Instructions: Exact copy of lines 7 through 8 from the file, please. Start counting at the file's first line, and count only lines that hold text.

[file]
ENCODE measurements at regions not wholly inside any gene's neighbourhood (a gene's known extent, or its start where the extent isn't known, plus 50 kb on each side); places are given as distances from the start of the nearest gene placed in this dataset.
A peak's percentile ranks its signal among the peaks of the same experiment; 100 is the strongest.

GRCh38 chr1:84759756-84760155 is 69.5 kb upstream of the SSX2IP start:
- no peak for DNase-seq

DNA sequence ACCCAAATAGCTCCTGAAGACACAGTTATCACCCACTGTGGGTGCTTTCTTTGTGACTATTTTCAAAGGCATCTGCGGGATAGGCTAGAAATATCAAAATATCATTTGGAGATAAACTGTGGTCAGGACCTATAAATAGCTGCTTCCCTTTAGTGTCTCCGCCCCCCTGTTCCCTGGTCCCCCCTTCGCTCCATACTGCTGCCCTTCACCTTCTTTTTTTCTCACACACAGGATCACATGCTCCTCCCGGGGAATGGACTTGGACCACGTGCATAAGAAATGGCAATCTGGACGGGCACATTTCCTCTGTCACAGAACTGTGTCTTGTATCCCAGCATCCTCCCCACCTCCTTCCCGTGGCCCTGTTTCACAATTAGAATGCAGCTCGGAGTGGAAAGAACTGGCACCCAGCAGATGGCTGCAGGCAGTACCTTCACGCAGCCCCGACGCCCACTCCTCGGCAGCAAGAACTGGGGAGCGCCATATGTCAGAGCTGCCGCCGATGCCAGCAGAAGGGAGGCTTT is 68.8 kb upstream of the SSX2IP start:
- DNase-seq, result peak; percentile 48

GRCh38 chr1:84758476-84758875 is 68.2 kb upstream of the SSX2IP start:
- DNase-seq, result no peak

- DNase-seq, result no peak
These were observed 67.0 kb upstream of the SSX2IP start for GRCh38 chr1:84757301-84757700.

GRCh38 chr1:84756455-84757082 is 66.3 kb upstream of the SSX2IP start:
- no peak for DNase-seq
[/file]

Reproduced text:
GRCh38 chr1:84758476-84758875 is 68.2 kb upstream of the SSX2IP start:
- DNase-seq, result no peak